DO: notice the danger of top-down communication. In a portacabin or coffee shop talking doesn’t tend to be like this. When you start your deliberate sharing, be wary of the direction of information flow. You can mitigate a top-down danger by trusting employees to talk to each other without you

    DON’T: forget to communicate about growth itself! Let current team members know about your next plans. Make certain that those in the company from the start have the chance to apply for new opportunities. It’s a vital part of keeping people on board

    2. Reward

    Motivating and rewarding is easy to judge for one individual. Keeping an individual approach works for a few co-workers but not beyond. HR professionals see reward in tangible ways (pay and benefits) and engagement (our sense of feeling a committed and enjoyably so) as closely linked. And linked to performance.

    DON’T: ignore difficult questions in early days of growth about equity of pay. Many very small businesses are used to offering jobs to match previous salaries. Decide if your view is that attracting talent in your context means prioritising external matching or how fair things are internally. I prefer internal equity for cohesiveness. Here’s the acid test: if your full list of rates were to be left open on a desk, how would everyone feel?

    DON’T: feel bound by standard arrangements for terms and conditions. You can keep some of the special nature of tiny business by offering team members atypical weekly hours, place of work, trading of time against money, or learning opportunities. Employment law offers surprising few rules. Retain a family feel by working with people’s family commitments

    DO: remember reward is not just money. Find out about what matters to your growing team. You might make this a part of the questioning when you select new recruits. What do they care about? What makes them happy to work?

    DO: if you do want to give gifts or bonuses, strike an effective balance between company-wide mini-treats that are all the same and unexpected, and individual gestures of a ‘thanks’ or ‘well done’. It is obvious but a way to stay personal is to focus on the recipient not on you

    DO: create innovation space, if ideas and development are key to your world. The intrinsic motivators are just as powerful for many as the money. This means planning for diary time in your resource capacity and making sure that people have alone-time or together-time, as preferred, where they can form ideas. Clarify how you want to hear those outcomes, avoiding setting a target for the result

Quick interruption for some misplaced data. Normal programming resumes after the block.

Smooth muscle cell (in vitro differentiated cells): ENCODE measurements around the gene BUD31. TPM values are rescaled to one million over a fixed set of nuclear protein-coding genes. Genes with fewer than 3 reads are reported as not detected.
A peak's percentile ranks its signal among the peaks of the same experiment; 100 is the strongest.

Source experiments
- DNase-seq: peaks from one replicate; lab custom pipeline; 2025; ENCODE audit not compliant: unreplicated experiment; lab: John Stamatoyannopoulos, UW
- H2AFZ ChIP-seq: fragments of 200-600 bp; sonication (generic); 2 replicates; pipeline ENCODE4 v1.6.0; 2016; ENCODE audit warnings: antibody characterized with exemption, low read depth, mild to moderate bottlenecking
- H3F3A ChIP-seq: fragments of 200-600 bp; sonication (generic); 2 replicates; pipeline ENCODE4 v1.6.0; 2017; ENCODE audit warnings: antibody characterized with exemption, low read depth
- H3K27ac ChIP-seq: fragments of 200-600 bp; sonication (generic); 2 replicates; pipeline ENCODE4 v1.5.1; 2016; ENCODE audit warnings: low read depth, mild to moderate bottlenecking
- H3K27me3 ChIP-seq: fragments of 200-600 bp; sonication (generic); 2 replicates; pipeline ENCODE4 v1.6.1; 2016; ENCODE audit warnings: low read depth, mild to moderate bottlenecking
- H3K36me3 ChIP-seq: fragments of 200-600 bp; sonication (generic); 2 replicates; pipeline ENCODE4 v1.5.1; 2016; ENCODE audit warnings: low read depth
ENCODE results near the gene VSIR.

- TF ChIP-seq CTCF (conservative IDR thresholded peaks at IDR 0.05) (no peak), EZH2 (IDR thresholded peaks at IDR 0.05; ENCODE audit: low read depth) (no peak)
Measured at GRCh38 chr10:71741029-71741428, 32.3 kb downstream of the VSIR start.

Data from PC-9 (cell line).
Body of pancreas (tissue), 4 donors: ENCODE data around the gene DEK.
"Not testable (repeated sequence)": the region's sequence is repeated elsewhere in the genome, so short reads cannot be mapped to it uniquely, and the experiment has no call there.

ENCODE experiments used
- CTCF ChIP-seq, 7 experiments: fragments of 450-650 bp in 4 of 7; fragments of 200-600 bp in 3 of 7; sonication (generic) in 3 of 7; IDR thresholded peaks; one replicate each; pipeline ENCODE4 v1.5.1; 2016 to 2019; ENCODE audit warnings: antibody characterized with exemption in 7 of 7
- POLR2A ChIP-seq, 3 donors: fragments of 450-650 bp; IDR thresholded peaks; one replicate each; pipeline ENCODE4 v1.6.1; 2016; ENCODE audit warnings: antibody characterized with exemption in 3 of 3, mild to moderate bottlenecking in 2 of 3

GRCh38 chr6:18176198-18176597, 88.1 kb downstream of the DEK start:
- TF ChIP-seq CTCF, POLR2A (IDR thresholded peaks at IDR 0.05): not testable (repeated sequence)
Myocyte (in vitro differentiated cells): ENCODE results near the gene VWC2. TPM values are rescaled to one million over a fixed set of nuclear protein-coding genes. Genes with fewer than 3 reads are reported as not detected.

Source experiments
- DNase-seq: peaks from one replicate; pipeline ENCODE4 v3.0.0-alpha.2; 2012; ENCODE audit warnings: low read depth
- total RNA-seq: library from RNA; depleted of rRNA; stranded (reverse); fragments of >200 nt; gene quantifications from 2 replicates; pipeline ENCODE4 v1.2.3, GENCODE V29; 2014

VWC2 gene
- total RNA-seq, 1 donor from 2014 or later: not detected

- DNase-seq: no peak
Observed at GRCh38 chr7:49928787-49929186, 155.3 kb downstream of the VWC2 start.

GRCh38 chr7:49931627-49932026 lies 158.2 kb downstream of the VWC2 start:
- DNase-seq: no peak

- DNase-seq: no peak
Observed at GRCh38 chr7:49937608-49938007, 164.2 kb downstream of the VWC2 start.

3. Office life

    Life with 50 as opposed to five simply doesn’t work in the same way day to day. Avoid a sudden sense of physical silo in the office and manage the different behaviours that a larger team will bring:

    DO: offer flexible working. Flexibility means choice. We tend to link this to part-time, working at home or flexi-hours arrangements. Others in the team will notice what you offer. As things grow, differences are fine, as long as you have clear and consistent messages to give. Link any differing practices between people that you require (for example home-working or core hour requirements) to the nature of job roles. The rationale is key and I suggest you share it

    DON’T: assume that open-plan space is ideal. Open-plan working does suit many and tends to be associated with flexibility and informality. Some people prefer a quieter space or find it hard to concentrate. Design your growing work-space with quiet and closed areas and open space too. Or let people go home

    DO: pay attention to cues. As a team grows watch and listen to any hint of practical or comfort barrier for people working together. At start-up perhaps you were used to colleagues somehow working things out between them. Please take seriously the new responsibility you have towards an increasingly diverse group. If in doubt as to what people need, I suggest you just ask them

    A note about HR…

    I’ve often been asked, given my HR background, the point at which the office team needs to include an HR representative. The politician’s answer, but that of a hypothetically practical one, is to reframe the question to worry not about formal HR training or qualification, but what you need knowing and doing. Start with a basic people management system (some are free!), access to a legal advice line with template documents and an organiser role.

    In my experience, a business will employ a HR person, often on a part-time basis, at any stage of headcount growth from 20 staff to 100. From there, HRs tend to work on the basis of an all-employee headcount ratio of about 1:100

    4. Policy and procedure - the rules

    A cue that you need to think about the dangers of losing your preferred culture is that you’re asked for the rules, policy or procedure. A benefit of the micro-work world is, of course, that you can enjoy a freedom to work without explicit rules – and to save yourself the time to worry about them.